By Ikechukwu Okaforadi
Senate yesterday vehemently rejected the plots by Senator Andy Uba (PDP, Anambra South) to amend the act establishing the Niger Delta Development Commission (NDDC), with a view to smuggle Anambra State into the oil producing states in the country, otherwise known as Niger Delta states.
During the controversy that arose while Senator Uba was battling to sell the amendment bill to his colleagues, the senators representing the three states which had laid claim to the ownership of the oil wells being drilled by Orient Petroleum Ltd, including Enugu, Kogi and Anambra, argued that the greater percentage of the oil well is located in their respective states.
Presenting the lead debate, Senator Uba said the bill which seeks to amend the NDDC Act CAP N86 LFN 2011 passed First Reading at the Upper Chamber on October 22, 2014.
Uba said the bill seeks to include Anambra State as one of the member states that make up the NDDC, hinting that when passed, Anambra State would join the league of oil-producing states of: Delta, Bayelsa, Rivers, Cross River, Akwa-Ibom, Edo, Ondo, Imo and Abia.
He stressed that President Goodluck Jonathan had designated Anambra State as an oil-producing state, while inaugurating Orient Production Facility in Aguleri-Olu on August 31, 2012.
He listed areas to be amended to include: Sections 2 (1) (b); 4 and 30 with the insertion of Anambra State.
“The inclusion of the state as a member state in the NDDC will douse the violent agitation that would have aroused from these communities for government neglect”, he submitted.
But other senators who bared their mind on the matter vehemently opposed the bill, insisting that it should not go through Second Reading, until the issue of ownership of the oil wells is resolved by National Boundary Commission (NBC).
They argued that since the matter is being contested by Kogi and Enugu States, coupled with the fact a Presidential Committee headed by Vice President Namadi Sambo, had been set up to resolve all contentious issues, it would be wise to step down the bill temporarily.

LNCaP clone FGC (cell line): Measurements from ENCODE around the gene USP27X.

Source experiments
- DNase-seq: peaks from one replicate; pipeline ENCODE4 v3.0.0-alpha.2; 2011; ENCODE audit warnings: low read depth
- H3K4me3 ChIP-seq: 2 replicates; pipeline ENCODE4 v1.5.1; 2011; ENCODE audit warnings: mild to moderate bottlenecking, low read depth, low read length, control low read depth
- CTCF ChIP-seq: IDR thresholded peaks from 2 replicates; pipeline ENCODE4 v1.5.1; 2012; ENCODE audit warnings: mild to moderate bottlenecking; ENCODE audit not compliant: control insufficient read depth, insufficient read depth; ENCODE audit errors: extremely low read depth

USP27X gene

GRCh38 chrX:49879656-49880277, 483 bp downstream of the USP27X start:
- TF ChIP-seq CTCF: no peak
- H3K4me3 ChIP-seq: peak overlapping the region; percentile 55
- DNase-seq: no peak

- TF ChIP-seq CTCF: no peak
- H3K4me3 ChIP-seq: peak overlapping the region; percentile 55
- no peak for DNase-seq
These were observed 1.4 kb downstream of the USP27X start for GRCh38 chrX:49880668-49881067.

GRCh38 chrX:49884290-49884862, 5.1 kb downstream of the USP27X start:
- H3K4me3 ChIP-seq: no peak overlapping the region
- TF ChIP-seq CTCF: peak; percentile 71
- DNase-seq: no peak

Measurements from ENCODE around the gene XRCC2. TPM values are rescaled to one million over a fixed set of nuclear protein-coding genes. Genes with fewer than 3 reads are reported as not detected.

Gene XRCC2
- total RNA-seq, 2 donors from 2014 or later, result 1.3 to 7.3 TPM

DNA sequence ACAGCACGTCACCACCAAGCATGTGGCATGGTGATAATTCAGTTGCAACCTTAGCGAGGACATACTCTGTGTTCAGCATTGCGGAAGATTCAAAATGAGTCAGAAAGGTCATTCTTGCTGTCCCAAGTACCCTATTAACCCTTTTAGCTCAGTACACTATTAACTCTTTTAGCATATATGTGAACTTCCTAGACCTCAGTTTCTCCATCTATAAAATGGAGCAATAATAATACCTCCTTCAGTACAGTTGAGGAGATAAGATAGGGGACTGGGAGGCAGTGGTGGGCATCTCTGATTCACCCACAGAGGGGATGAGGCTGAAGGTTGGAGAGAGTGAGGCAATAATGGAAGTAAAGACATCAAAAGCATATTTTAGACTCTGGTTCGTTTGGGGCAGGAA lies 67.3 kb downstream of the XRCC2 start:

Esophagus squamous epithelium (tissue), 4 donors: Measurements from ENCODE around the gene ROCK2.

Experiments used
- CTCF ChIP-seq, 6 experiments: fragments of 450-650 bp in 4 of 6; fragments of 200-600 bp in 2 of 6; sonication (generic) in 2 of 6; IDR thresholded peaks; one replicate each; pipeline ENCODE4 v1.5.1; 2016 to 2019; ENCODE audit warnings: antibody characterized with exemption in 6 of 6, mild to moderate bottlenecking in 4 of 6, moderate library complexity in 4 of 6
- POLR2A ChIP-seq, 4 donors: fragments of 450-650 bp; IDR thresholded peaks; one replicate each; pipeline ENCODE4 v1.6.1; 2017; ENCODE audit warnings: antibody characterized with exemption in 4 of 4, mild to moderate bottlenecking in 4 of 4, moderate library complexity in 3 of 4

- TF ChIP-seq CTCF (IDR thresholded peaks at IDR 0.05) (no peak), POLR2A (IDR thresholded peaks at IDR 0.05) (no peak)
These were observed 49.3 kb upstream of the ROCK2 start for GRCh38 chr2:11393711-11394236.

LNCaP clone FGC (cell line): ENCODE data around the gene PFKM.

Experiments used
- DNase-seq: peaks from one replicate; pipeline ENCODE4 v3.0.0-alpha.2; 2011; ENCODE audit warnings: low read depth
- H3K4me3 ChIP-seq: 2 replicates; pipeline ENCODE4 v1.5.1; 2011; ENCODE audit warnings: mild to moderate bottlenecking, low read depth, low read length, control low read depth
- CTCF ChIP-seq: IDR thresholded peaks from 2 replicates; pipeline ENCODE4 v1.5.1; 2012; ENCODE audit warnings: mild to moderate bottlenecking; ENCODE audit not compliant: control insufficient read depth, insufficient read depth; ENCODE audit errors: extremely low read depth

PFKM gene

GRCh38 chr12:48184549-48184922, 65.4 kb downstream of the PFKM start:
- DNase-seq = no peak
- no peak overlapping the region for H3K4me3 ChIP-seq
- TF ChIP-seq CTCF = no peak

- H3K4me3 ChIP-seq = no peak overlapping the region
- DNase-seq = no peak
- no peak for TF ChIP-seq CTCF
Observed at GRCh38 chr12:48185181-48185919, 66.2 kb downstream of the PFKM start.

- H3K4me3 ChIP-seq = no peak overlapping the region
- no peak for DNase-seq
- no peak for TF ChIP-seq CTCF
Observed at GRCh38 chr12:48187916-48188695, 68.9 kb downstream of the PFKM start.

First to speak was Ahmed Lawan (APC, Yobe North) who said: “It is a controversial issue and will instigate further agitations in Kogi and Enugu States. I want to call on my friend (Andy Uba) to withdraw the bill until the time is right. But if he doesn’t, I urge my colleagues to oppose it”.
Atai Aidoko (PDP, Kogi East), spoke in the same vein, explaining that should the bill pass Second Reading, “The disaster that will happen in Kogi and Enugu States will be unimaginable”.
While Deputy Senate President, Ike Ekweremadu, asked that the three states of Enugu, Kogi and Anambra be included as oil-producing states in the amendment, Abdul Ningi (Bauchi Central) advised that the bill be dropped in the interest of peace.
Others who spoke in the same vein include: Ayogu Eze (Enugu North) and Helen Esuene (Akwa-Ibom South), who all opposed the bill for its wrong timing.
At this juncture, the sponsor of the bill, Andy Uba, withdrew it, but said that the issue of ownership of the oil wells has not been upturned by President Jonathan, to allow the relevant committees on the resolution of the conflict resolve the dispute.
In his ruling, the Senate President, David Mark, said the nine senators of the three states contesting the oil wells should work together with the relevant committees and the National Boundary Commission to resolve the issues at stake.
He said since none of the senators have tangible facts to buttress the rightful owner, there is need to have the bill withdrawn to enable more facts to be gathered from the Presidential Committee.